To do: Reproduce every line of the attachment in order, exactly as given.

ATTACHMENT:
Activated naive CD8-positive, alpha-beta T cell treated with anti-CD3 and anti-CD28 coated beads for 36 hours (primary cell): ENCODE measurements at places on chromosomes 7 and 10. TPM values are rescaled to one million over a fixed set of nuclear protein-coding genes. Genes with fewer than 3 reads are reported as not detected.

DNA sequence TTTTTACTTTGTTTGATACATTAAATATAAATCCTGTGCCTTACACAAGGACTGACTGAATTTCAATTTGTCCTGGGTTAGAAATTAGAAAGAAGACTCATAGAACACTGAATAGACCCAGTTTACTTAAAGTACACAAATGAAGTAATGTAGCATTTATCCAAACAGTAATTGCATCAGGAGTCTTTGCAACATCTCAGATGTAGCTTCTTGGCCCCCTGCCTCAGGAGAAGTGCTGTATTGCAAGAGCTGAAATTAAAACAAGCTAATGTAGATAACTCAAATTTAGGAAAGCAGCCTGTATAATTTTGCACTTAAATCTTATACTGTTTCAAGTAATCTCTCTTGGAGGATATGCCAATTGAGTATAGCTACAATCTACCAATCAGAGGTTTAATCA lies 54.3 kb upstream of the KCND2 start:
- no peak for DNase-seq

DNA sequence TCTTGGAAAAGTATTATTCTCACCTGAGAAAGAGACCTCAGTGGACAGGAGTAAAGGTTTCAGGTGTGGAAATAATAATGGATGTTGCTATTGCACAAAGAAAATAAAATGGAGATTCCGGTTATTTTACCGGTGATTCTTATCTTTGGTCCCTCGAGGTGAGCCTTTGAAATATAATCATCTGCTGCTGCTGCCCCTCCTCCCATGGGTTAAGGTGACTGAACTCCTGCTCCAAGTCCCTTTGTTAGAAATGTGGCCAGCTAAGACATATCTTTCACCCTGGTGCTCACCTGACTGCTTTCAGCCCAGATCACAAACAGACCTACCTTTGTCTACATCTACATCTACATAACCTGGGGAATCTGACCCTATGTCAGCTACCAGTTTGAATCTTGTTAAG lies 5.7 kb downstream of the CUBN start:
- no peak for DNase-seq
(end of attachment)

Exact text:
Activated naive CD8-positive, alpha-beta T cell treated with anti-CD3 and anti-CD28 coated beads for 36 hours (primary cell): ENCODE measurements at places on chromosomes 7 and 10. TPM values are rescaled to one million over a fixed set of nuclear protein-coding genes. Genes with fewer than 3 reads are reported as not detected.

DNA sequence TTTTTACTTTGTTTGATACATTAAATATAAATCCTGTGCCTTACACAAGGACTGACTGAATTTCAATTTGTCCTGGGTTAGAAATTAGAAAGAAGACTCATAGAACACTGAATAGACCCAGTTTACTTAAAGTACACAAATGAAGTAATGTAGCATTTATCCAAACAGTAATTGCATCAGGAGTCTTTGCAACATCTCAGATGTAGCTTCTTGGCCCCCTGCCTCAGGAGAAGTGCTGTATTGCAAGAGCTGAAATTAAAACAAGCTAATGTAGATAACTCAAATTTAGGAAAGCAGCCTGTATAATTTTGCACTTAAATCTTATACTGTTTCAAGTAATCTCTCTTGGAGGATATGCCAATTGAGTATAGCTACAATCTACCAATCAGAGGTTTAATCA lies 54.3 kb upstream of the KCND2 start:
- no peak for DNase-seq

DNA sequence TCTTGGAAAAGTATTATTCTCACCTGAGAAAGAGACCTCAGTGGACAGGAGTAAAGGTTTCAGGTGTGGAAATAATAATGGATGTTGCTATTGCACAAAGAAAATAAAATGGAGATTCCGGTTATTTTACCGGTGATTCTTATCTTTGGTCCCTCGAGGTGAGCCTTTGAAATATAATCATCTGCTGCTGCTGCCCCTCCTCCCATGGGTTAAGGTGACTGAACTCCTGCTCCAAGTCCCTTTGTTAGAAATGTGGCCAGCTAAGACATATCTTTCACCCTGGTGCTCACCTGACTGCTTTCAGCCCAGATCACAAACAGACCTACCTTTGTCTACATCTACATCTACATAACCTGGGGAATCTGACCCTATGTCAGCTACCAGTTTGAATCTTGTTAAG lies 5.7 kb downstream of the CUBN start:
- no peak for DNase-seq